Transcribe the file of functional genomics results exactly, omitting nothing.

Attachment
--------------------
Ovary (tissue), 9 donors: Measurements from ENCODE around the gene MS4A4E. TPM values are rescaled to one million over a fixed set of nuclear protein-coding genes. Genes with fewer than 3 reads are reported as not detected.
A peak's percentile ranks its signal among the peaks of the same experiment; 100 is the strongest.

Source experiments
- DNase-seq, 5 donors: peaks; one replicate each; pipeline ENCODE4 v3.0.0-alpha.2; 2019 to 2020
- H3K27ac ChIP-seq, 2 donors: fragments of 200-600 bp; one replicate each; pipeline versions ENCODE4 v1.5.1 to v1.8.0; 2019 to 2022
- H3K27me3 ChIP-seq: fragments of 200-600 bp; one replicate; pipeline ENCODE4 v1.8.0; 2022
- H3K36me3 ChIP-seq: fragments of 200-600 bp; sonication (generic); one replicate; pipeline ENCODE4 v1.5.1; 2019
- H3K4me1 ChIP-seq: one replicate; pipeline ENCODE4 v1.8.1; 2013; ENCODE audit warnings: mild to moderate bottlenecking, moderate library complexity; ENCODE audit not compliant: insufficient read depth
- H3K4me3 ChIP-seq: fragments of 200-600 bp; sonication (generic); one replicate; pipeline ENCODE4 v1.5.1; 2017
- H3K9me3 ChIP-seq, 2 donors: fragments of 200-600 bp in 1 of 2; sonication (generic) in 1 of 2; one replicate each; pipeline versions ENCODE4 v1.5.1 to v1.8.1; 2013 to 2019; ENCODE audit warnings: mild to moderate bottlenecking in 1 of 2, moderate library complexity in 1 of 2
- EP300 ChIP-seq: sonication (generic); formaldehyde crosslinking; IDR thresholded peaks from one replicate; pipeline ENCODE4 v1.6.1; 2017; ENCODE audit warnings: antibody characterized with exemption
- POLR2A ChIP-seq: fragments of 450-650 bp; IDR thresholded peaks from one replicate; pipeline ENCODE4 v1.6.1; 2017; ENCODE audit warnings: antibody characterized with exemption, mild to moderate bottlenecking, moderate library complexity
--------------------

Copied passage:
Ovary (tissue), 9 donors: Measurements from ENCODE around the gene MS4A4E. TPM values are rescaled to one million over a fixed set of nuclear protein-coding genes. Genes with fewer than 3 reads are reported as not detected.
A peak's percentile ranks its signal among the peaks of the same experiment; 100 is the strongest.

Source experiments
- DNase-seq, 5 donors: peaks; one replicate each; pipeline ENCODE4 v3.0.0-alpha.2; 2019 to 2020
- H3K27ac ChIP-seq, 2 donors: fragments of 200-600 bp; one replicate each; pipeline versions ENCODE4 v1.5.1 to v1.8.0; 2019 to 2022
- H3K27me3 ChIP-seq: fragments of 200-600 bp; one replicate; pipeline ENCODE4 v1.8.0; 2022
- H3K36me3 ChIP-seq: fragments of 200-600 bp; sonication (generic); one replicate; pipeline ENCODE4 v1.5.1; 2019
- H3K4me1 ChIP-seq: one replicate; pipeline ENCODE4 v1.8.1; 2013; ENCODE audit warnings: mild to moderate bottlenecking, moderate library complexity; ENCODE audit not compliant: insufficient read depth
- H3K4me3 ChIP-seq: fragments of 200-600 bp; sonication (generic); one replicate; pipeline ENCODE4 v1.5.1; 2017
- H3K9me3 ChIP-seq, 2 donors: fragments of 200-600 bp in 1 of 2; sonication (generic) in 1 of 2; one replicate each; pipeline versions ENCODE4 v1.5.1 to v1.8.1; 2013 to 2019; ENCODE audit warnings: mild to moderate bottlenecking in 1 of 2, moderate library complexity in 1 of 2
- EP300 ChIP-seq: sonication (generic); formaldehyde crosslinking; IDR thresholded peaks from one replicate; pipeline ENCODE4 v1.6.1; 2017; ENCODE audit warnings: antibody characterized with exemption
- POLR2A ChIP-seq: fragments of 450-650 bp; IDR thresholded peaks from one replicate; pipeline ENCODE4 v1.6.1; 2017; ENCODE audit warnings: antibody characterized with exemption, mild to moderate bottlenecking, moderate library complexity